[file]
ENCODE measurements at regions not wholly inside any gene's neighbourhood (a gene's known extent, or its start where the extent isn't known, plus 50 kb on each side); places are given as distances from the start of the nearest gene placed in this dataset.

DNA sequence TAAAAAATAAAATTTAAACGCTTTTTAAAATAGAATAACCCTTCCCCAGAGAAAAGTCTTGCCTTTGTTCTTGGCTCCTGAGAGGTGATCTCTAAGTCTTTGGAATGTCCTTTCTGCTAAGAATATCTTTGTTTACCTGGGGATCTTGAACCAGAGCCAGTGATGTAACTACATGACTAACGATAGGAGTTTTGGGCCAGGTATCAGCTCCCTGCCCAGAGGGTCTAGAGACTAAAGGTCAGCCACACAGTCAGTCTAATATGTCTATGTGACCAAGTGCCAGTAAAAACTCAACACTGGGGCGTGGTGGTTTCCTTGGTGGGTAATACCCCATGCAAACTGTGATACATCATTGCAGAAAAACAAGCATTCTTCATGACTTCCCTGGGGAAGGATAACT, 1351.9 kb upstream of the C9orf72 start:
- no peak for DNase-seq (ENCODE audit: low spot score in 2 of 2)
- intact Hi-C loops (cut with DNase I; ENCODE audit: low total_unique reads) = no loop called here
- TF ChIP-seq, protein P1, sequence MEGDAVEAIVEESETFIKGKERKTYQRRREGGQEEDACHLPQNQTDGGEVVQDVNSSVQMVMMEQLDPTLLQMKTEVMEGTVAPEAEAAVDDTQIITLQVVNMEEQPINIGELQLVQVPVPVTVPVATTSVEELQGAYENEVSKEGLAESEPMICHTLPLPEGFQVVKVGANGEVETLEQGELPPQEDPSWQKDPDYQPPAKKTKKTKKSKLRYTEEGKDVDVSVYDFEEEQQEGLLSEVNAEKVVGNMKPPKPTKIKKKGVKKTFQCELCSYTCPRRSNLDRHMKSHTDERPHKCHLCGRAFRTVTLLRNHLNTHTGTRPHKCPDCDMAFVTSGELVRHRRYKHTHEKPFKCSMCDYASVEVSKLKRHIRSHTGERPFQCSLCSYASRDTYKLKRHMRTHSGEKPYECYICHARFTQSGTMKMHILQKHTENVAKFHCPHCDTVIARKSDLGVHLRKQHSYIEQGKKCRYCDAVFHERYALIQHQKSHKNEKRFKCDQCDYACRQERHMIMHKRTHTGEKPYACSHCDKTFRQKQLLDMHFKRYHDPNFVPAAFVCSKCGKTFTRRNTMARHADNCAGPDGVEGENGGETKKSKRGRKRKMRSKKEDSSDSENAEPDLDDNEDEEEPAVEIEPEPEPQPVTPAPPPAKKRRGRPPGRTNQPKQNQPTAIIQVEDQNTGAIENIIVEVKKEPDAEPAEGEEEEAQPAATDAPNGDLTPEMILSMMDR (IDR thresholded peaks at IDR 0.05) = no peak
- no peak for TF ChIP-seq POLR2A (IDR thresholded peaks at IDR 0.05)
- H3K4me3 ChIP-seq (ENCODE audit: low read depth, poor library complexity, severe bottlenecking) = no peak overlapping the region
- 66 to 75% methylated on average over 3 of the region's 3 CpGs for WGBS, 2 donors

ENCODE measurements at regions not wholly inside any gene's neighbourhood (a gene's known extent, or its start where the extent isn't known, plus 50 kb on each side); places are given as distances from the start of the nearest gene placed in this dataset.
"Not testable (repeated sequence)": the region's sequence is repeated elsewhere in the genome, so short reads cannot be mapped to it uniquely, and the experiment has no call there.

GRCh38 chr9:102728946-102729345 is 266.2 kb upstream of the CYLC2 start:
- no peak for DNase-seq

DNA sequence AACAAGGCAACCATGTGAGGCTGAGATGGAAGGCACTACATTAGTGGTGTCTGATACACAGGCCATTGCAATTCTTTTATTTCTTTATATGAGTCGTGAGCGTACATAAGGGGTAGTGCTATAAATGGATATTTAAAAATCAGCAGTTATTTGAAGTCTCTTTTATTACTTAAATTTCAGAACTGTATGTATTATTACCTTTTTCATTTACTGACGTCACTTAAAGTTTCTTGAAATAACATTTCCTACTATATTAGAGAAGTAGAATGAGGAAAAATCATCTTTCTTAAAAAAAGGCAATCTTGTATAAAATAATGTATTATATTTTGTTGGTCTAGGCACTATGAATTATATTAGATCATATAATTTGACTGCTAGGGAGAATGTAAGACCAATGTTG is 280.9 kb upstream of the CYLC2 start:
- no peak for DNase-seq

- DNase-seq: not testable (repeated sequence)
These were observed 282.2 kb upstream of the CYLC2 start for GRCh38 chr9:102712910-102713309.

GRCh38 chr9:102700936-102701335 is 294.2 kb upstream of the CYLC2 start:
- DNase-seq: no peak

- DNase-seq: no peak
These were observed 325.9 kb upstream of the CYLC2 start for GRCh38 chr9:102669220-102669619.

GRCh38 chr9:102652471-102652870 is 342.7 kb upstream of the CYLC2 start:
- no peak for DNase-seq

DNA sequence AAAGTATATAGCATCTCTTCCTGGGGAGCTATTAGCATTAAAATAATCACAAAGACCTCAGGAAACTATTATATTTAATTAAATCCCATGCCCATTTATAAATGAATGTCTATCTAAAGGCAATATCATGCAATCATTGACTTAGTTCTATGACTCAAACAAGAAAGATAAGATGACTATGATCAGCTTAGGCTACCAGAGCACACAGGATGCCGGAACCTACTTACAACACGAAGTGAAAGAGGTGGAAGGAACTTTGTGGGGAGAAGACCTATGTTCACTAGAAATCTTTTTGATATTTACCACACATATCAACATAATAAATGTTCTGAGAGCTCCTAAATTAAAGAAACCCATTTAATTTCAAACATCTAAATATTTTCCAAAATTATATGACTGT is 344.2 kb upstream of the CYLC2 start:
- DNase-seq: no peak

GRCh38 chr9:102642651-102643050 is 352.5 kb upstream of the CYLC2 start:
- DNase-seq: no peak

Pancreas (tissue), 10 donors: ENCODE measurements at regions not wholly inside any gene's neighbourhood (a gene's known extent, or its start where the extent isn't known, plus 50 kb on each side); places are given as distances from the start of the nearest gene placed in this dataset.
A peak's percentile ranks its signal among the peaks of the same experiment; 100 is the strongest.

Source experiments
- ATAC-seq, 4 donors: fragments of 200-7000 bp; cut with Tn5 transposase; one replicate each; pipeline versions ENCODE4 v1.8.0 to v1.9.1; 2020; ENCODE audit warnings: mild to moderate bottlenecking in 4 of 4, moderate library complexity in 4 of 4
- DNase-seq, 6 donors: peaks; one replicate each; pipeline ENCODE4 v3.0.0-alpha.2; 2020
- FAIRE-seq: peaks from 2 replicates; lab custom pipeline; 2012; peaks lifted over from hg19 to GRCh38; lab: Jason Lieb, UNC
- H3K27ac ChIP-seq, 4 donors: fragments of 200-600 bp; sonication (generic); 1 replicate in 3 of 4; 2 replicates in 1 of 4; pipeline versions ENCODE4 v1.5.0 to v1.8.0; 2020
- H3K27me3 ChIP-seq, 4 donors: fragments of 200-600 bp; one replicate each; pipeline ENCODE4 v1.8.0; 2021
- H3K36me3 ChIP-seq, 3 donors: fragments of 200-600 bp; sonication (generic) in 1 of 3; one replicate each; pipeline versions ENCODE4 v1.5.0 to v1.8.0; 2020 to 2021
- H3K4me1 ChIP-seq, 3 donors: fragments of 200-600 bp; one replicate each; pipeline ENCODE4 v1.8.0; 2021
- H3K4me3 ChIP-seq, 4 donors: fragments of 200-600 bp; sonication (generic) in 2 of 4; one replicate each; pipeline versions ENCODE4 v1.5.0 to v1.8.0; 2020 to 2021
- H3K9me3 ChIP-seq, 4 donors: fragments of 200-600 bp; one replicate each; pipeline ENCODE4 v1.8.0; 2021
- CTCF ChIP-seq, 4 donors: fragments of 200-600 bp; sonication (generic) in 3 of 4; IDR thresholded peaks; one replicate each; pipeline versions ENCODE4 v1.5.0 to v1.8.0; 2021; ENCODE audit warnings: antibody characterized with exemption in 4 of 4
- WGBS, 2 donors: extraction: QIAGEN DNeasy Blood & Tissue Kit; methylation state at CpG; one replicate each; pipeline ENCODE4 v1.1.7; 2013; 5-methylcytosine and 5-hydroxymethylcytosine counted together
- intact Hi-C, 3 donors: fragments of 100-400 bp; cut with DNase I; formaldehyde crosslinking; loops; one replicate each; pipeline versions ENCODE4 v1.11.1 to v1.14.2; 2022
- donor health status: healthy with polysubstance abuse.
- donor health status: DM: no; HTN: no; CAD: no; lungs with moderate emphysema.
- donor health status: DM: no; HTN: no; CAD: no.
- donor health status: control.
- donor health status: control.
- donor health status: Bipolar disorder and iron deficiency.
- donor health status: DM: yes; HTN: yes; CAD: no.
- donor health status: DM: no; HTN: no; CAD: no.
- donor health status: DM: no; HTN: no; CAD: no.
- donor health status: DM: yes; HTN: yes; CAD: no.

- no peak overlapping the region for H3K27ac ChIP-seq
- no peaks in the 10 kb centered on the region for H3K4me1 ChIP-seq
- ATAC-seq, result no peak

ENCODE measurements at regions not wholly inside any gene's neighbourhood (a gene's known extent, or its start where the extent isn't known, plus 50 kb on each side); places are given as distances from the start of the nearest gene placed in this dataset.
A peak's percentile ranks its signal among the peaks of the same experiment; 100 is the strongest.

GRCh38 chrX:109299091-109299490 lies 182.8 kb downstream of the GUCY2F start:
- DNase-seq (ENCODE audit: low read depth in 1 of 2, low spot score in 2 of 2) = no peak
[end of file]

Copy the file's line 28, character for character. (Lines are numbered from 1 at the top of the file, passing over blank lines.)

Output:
A peak's percentile ranks its signal among the peaks of the same experiment; 100 is the strongest.